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September 26, 2001
DETROIT (Reuters) - U.S. automakers may be gearing up for a fight with the powerful United Auto Workers union, as the companies mull plant closures and massive layoffs to slash excess production capacity amid the slowing economy, analysts said on Wednesday.
Technically, there is a moratorium on plant closings in the United States under the contract between the UAW and Detroit's Big Three automakers that took effect in 1999 and expires in September, 2003.
But U.S. auto companies, a driving force behind the sputtering economy, have been reeling from a sharp drop in consumer confidence and other effects of the airborne attacks on Sept. 11.
And some analysts believe the attacks could prompt the automakers to invoke an emergency clause in the 1999 labor contract that allows them to negotiate plant closings. The vaguely worded clause refers to an ``act of God'' or extraordinary ``conditions beyond the control'' of the Big Three as a possible justification for plant shutdowns.
"The events of Sept. 11 are probably going to fall into the category of
an extraordinary event for the purposes of the contract,'' said Merrill Lynch
auto analyst John Casesa.
"I would think that is going to be a pretty credible argument for the OEMs to make,'' he added, using the acronym for original equipment manufacturers to refer to General Motors Corp. (NYSE:GM - news), Ford Motor Co. (NYSE:F - news), and the Chrysler unit of DaimlerChrysler AG (NYSE:DCX - news) (DCXGn.DE). Casesa said he estimates production would only meet real demand for new vehicles by shutting 40 plants worldwide, with six to 12 in North America.
"Even before the events of Sept. 11, the domestic companies had a material amount of excess capacity. Now with the probably accelerated decline in demand, the pressure will intensify to close plants more quickly.''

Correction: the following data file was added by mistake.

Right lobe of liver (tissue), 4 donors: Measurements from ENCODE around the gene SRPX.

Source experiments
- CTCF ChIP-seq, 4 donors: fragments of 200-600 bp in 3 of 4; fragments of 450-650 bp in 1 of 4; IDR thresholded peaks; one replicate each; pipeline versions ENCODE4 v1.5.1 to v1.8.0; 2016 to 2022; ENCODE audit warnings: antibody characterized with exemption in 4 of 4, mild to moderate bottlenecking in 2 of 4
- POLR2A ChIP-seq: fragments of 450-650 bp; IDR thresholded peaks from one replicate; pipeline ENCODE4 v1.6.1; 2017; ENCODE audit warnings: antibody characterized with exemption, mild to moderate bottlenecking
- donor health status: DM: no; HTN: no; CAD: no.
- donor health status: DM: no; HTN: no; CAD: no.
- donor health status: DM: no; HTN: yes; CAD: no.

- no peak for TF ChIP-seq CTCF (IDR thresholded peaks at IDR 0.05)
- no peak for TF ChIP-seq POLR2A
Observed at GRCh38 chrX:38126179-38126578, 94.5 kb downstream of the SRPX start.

None of Detroit's automakers has acknowledged that they are considering using a legal loophole in their agreement with one of the world's most largest trade unions to lay off its workers and shut down U.S. assembly plants. And the impact of an announcement on Tuesday that GM was closing a Quebec assembly plant -- operated under a less stringent labor contract with the Canadian Auto Workers -- was muted by the fact that the move had long been expected since the Camaro and Firebird cars were near the end of their product life cycle.
Even before Sept. 11, the industry was awash with rumors that Dearborn, Michigan-based Ford, the world's No. 2 automaker, was studying plant closures as part of a sweeping restructuring program in North America, however. And Ford, struggling to reverse falling U.S. sales and profits amid ever-rising consumer incentives, is not denying that plant closings may be in the offing.
"Everything's on the table, that's what I've said,'' Ford spokesman Jason Vines told Reuters when asked about the restructuring plan this week. "We're looking at every single component of our business. Looking back and going forward"
Spokesmen for the UAW were unavailable for comment on Wednesday on the possible use of the emergency clause in their collective bargaining agreement. But a source familiar with the union's leadership said its president, Stephen Yokich, was unlikely to make any concessions when it comes to job cuts or plant closings.
"I don't think the contract is so much of an issue,'' said Merrill's Casesa. "It's just a question of how much the two sides are willing to strain the relationship ... And it's also a question of how much the companies are willing to pay to compensate those employees that will lose their jobs.''
Compensation is a huge issue for U.S. automakers, since the 1999 agreement mandates that any UAW members who are laid off get nearly full pay for the life of the contract.
"Even though they produce and produce at a loss, they make more money than if they were to close the plants,'' said Seth Glickenhaus, head of Glickenhaus & Co., a New York money management firm. "It's very difficult for them to eliminate plants,'' he added, referring to the need to pay idled workers. Glickenhaus agreed with Casesa nonetheless, saying automakers were likely to invoke any emergency clause they could to cut excess capacity.
"It would be unfortunate if what we see here is a pattern of companies attempting to use this tragedy to reduce commitments to workers,'' said Richard Block, a professor of labor and industrial relations at Michigan State University.
Noting that some U.S. airlines had already been using the Sept. 11 attacks to invoke contract provisions that let them cut jobs without the ordinary notice or severance, he said he would be surprised if the automakers followed suit.
"It has the appearance of a company saying 'how can we use this tragedy to our benefit?','' said Block. "And in a situation where the country is trying to stay unified, I think that's not the sort of thing one would like to see.''
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